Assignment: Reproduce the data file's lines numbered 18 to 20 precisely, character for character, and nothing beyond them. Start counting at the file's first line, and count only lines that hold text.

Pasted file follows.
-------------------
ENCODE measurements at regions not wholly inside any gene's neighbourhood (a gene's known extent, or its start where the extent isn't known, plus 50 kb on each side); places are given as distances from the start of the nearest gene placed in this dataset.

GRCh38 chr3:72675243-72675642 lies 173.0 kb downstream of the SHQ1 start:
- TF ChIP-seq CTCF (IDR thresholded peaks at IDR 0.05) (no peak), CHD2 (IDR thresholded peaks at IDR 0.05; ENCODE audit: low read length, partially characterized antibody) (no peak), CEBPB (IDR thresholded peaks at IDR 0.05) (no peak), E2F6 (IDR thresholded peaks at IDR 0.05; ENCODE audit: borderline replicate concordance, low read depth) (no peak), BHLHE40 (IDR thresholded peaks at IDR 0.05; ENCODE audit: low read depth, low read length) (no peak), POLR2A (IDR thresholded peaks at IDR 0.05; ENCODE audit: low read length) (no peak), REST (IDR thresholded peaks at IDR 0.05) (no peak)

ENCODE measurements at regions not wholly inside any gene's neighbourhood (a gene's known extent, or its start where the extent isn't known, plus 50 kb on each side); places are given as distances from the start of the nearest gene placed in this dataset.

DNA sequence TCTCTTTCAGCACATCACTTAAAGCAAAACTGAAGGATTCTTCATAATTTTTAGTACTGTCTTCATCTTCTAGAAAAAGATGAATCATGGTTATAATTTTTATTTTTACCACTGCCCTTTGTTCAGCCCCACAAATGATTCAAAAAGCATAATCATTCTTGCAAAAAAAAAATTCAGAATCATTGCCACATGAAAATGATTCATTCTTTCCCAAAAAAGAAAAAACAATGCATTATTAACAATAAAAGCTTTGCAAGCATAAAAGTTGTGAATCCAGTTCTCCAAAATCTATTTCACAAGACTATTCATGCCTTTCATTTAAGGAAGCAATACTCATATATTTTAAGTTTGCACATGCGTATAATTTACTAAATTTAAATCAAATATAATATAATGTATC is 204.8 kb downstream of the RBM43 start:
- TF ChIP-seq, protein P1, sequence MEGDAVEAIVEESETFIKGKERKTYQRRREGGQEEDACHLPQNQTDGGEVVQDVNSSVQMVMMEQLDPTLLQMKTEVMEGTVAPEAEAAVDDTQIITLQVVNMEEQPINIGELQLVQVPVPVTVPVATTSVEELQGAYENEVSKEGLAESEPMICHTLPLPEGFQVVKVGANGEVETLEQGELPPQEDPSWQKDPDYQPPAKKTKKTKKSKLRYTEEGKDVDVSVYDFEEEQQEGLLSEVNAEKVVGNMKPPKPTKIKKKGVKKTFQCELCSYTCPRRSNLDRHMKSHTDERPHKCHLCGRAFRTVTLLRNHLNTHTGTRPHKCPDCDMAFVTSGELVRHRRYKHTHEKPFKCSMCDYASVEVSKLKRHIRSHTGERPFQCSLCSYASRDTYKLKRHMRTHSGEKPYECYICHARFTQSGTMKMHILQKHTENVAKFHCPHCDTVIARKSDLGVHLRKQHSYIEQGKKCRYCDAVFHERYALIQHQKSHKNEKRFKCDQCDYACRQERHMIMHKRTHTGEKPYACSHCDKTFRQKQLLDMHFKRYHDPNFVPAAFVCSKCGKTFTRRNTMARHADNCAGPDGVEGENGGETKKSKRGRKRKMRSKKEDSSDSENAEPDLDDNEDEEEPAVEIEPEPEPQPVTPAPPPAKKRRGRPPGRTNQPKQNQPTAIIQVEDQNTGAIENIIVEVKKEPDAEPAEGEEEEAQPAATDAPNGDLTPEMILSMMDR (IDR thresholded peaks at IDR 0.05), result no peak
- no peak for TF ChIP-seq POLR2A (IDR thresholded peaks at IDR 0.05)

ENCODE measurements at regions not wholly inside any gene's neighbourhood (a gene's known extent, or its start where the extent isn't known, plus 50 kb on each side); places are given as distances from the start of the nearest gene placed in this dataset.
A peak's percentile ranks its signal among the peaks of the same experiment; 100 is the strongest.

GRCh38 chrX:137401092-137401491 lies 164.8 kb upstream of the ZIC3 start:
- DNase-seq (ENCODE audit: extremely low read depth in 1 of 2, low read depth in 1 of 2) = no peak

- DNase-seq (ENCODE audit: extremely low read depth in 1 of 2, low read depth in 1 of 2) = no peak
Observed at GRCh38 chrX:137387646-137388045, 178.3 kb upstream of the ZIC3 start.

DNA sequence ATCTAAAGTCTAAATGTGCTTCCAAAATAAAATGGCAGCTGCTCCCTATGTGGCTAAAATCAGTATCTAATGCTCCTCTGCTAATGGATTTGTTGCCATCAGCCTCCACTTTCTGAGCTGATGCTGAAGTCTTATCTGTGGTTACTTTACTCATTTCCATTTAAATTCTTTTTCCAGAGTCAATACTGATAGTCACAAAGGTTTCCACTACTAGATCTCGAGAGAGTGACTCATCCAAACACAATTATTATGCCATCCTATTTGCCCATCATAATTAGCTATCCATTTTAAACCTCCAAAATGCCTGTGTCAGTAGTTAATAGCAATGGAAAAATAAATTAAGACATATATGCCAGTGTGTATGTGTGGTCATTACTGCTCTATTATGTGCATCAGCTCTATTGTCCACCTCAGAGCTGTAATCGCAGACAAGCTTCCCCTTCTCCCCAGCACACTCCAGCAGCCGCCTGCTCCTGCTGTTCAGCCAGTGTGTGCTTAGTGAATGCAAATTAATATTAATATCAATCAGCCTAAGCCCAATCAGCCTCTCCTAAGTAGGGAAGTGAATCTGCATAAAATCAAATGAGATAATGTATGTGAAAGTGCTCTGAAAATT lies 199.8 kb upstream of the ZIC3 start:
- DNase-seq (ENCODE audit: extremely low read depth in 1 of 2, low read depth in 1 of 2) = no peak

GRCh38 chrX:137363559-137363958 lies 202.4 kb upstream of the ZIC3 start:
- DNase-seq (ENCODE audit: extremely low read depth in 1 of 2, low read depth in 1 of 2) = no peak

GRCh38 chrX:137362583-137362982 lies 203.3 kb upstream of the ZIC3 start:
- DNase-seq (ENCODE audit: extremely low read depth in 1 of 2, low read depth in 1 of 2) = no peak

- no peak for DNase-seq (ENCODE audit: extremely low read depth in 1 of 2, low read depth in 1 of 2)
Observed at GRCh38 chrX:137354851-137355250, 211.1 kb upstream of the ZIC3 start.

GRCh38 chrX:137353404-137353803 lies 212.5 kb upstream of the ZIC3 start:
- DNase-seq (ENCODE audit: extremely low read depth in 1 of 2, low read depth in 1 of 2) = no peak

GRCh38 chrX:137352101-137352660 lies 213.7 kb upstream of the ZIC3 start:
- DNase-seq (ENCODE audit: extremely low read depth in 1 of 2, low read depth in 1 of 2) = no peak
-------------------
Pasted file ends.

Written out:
GRCh38 chrX:137362583-137362982 lies 203.3 kb upstream of the ZIC3 start:
- DNase-seq (ENCODE audit: extremely low read depth in 1 of 2, low read depth in 1 of 2) = no peak

- no peak for DNase-seq (ENCODE audit: extremely low read depth in 1 of 2, low read depth in 1 of 2)